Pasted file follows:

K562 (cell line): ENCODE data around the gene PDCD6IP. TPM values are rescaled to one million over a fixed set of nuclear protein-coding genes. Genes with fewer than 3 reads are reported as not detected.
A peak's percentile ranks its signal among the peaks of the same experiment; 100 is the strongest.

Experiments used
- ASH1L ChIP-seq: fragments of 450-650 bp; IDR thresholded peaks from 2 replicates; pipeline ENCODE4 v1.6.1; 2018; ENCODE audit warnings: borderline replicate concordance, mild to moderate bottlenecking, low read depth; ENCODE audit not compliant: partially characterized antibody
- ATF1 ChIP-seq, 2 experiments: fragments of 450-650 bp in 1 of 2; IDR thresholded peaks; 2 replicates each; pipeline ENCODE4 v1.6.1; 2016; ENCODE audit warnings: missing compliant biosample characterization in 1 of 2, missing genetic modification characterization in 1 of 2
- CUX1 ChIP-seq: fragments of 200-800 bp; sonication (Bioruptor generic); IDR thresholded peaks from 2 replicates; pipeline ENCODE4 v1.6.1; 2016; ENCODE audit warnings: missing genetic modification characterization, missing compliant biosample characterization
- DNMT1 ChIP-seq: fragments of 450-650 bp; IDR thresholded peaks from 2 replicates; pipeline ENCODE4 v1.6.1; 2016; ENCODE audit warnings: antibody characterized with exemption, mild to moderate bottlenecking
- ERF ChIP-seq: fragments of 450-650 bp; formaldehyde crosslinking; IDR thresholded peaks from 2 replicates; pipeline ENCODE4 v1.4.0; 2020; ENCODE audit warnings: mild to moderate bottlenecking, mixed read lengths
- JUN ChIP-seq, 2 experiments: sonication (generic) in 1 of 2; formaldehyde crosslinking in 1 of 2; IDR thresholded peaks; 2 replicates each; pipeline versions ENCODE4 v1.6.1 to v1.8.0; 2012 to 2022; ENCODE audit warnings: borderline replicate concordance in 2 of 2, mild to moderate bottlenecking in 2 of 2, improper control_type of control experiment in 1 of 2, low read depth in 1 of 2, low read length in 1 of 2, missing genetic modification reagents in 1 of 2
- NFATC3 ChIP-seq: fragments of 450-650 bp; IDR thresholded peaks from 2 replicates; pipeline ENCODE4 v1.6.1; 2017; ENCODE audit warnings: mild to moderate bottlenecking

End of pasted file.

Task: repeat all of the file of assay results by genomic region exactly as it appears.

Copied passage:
K562 (cell line): ENCODE data around the gene PDCD6IP. TPM values are rescaled to one million over a fixed set of nuclear protein-coding genes. Genes with fewer than 3 reads are reported as not detected.
A peak's percentile ranks its signal among the peaks of the same experiment; 100 is the strongest.

Experiments used
- ASH1L ChIP-seq: fragments of 450-650 bp; IDR thresholded peaks from 2 replicates; pipeline ENCODE4 v1.6.1; 2018; ENCODE audit warnings: borderline replicate concordance, mild to moderate bottlenecking, low read depth; ENCODE audit not compliant: partially characterized antibody
- ATF1 ChIP-seq, 2 experiments: fragments of 450-650 bp in 1 of 2; IDR thresholded peaks; 2 replicates each; pipeline ENCODE4 v1.6.1; 2016; ENCODE audit warnings: missing compliant biosample characterization in 1 of 2, missing genetic modification characterization in 1 of 2
- CUX1 ChIP-seq: fragments of 200-800 bp; sonication (Bioruptor generic); IDR thresholded peaks from 2 replicates; pipeline ENCODE4 v1.6.1; 2016; ENCODE audit warnings: missing genetic modification characterization, missing compliant biosample characterization
- DNMT1 ChIP-seq: fragments of 450-650 bp; IDR thresholded peaks from 2 replicates; pipeline ENCODE4 v1.6.1; 2016; ENCODE audit warnings: antibody characterized with exemption, mild to moderate bottlenecking
- ERF ChIP-seq: fragments of 450-650 bp; formaldehyde crosslinking; IDR thresholded peaks from 2 replicates; pipeline ENCODE4 v1.4.0; 2020; ENCODE audit warnings: mild to moderate bottlenecking, mixed read lengths
- JUN ChIP-seq, 2 experiments: sonication (generic) in 1 of 2; formaldehyde crosslinking in 1 of 2; IDR thresholded peaks; 2 replicates each; pipeline versions ENCODE4 v1.6.1 to v1.8.0; 2012 to 2022; ENCODE audit warnings: borderline replicate concordance in 2 of 2, mild to moderate bottlenecking in 2 of 2, improper control_type of control experiment in 1 of 2, low read depth in 1 of 2, low read length in 1 of 2, missing genetic modification reagents in 1 of 2
- NFATC3 ChIP-seq: fragments of 450-650 bp; IDR thresholded peaks from 2 replicates; pipeline ENCODE4 v1.6.1; 2017; ENCODE audit warnings: mild to moderate bottlenecking